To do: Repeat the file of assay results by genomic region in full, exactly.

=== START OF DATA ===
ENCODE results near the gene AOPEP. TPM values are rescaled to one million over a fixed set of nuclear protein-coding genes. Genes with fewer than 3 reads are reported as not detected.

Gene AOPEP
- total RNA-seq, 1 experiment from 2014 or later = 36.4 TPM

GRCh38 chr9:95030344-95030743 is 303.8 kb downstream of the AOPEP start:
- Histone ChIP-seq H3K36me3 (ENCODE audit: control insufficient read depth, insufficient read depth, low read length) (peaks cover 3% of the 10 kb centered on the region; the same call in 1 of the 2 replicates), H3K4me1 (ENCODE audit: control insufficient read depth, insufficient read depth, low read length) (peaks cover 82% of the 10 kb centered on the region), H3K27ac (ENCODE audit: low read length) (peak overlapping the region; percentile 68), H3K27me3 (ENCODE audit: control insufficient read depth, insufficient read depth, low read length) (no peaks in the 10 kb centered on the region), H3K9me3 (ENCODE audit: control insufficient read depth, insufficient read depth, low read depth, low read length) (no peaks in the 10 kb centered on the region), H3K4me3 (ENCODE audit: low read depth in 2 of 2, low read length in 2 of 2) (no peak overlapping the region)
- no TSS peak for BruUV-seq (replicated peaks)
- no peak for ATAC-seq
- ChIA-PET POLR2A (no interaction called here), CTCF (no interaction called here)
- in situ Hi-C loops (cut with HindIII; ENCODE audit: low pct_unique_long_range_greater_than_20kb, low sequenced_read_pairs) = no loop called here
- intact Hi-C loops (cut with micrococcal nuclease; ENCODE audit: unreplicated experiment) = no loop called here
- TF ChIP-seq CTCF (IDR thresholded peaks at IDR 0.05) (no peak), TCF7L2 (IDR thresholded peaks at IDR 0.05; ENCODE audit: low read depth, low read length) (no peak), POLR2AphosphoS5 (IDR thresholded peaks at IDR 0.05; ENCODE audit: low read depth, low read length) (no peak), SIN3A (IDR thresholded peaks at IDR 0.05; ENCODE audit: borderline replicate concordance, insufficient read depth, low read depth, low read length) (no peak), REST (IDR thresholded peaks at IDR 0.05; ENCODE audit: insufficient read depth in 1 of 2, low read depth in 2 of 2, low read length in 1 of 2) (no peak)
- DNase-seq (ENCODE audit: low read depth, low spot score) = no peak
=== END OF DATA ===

ENCODE results near the gene AOPEP. TPM values are rescaled to one million over a fixed set of nuclear protein-coding genes. Genes with fewer than 3 reads are reported as not detected.

Gene AOPEP
- total RNA-seq, 1 experiment from 2014 or later = 36.4 TPM

GRCh38 chr9:95030344-95030743 is 303.8 kb downstream of the AOPEP start:
- Histone ChIP-seq H3K36me3 (ENCODE audit: control insufficient read depth, insufficient read depth, low read length) (peaks cover 3% of the 10 kb centered on the region; the same call in 1 of the 2 replicates), H3K4me1 (ENCODE audit: control insufficient read depth, insufficient read depth, low read length) (peaks cover 82% of the 10 kb centered on the region), H3K27ac (ENCODE audit: low read length) (peak overlapping the region; percentile 68), H3K27me3 (ENCODE audit: control insufficient read depth, insufficient read depth, low read length) (no peaks in the 10 kb centered on the region), H3K9me3 (ENCODE audit: control insufficient read depth, insufficient read depth, low read depth, low read length) (no peaks in the 10 kb centered on the region), H3K4me3 (ENCODE audit: low read depth in 2 of 2, low read length in 2 of 2) (no peak overlapping the region)
- no TSS peak for BruUV-seq (replicated peaks)
- no peak for ATAC-seq
- ChIA-PET POLR2A (no interaction called here), CTCF (no interaction called here)
- in situ Hi-C loops (cut with HindIII; ENCODE audit: low pct_unique_long_range_greater_than_20kb, low sequenced_read_pairs) = no loop called here
- intact Hi-C loops (cut with micrococcal nuclease; ENCODE audit: unreplicated experiment) = no loop called here
- TF ChIP-seq CTCF (IDR thresholded peaks at IDR 0.05) (no peak), TCF7L2 (IDR thresholded peaks at IDR 0.05; ENCODE audit: low read depth, low read length) (no peak), POLR2AphosphoS5 (IDR thresholded peaks at IDR 0.05; ENCODE audit: low read depth, low read length) (no peak), SIN3A (IDR thresholded peaks at IDR 0.05; ENCODE audit: borderline replicate concordance, insufficient read depth, low read depth, low read length) (no peak), REST (IDR thresholded peaks at IDR 0.05; ENCODE audit: insufficient read depth in 1 of 2, low read depth in 2 of 2, low read length in 1 of 2) (no peak)
- DNase-seq (ENCODE audit: low read depth, low spot score) = no peak